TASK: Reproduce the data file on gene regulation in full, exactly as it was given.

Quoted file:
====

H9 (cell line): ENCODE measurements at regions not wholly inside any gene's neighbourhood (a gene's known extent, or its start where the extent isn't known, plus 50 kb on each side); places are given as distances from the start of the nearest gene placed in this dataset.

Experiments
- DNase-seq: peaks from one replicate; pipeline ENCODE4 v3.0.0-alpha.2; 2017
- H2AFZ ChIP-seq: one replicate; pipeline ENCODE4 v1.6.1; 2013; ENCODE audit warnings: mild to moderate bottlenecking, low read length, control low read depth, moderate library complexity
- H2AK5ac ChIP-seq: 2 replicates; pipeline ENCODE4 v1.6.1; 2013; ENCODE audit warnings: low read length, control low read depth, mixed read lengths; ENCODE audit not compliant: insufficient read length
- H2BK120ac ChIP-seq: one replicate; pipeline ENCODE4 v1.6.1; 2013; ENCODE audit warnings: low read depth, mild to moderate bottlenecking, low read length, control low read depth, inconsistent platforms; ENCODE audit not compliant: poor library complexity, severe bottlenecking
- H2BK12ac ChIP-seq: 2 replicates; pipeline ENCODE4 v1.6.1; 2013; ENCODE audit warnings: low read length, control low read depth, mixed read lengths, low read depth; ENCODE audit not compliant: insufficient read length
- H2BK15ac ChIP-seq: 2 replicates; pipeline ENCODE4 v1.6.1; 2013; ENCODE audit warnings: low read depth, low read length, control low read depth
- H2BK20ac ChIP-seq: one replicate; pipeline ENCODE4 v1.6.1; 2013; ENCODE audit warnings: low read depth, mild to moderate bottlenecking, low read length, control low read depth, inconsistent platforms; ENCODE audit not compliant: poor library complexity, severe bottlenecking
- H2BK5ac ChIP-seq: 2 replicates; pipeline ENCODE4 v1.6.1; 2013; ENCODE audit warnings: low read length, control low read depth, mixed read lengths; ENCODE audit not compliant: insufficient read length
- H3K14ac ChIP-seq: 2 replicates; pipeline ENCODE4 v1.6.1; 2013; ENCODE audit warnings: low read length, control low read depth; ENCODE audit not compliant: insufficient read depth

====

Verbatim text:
H9 (cell line): ENCODE measurements at regions not wholly inside any gene's neighbourhood (a gene's known extent, or its start where the extent isn't known, plus 50 kb on each side); places are given as distances from the start of the nearest gene placed in this dataset.

Experiments
- DNase-seq: peaks from one replicate; pipeline ENCODE4 v3.0.0-alpha.2; 2017
- H2AFZ ChIP-seq: one replicate; pipeline ENCODE4 v1.6.1; 2013; ENCODE audit warnings: mild to moderate bottlenecking, low read length, control low read depth, moderate library complexity
- H2AK5ac ChIP-seq: 2 replicates; pipeline ENCODE4 v1.6.1; 2013; ENCODE audit warnings: low read length, control low read depth, mixed read lengths; ENCODE audit not compliant: insufficient read length
- H2BK120ac ChIP-seq: one replicate; pipeline ENCODE4 v1.6.1; 2013; ENCODE audit warnings: low read depth, mild to moderate bottlenecking, low read length, control low read depth, inconsistent platforms; ENCODE audit not compliant: poor library complexity, severe bottlenecking
- H2BK12ac ChIP-seq: 2 replicates; pipeline ENCODE4 v1.6.1; 2013; ENCODE audit warnings: low read length, control low read depth, mixed read lengths, low read depth; ENCODE audit not compliant: insufficient read length
- H2BK15ac ChIP-seq: 2 replicates; pipeline ENCODE4 v1.6.1; 2013; ENCODE audit warnings: low read depth, low read length, control low read depth
- H2BK20ac ChIP-seq: one replicate; pipeline ENCODE4 v1.6.1; 2013; ENCODE audit warnings: low read depth, mild to moderate bottlenecking, low read length, control low read depth, inconsistent platforms; ENCODE audit not compliant: poor library complexity, severe bottlenecking
- H2BK5ac ChIP-seq: 2 replicates; pipeline ENCODE4 v1.6.1; 2013; ENCODE audit warnings: low read length, control low read depth, mixed read lengths; ENCODE audit not compliant: insufficient read length
- H3K14ac ChIP-seq: 2 replicates; pipeline ENCODE4 v1.6.1; 2013; ENCODE audit warnings: low read length, control low read depth; ENCODE audit not compliant: insufficient read depth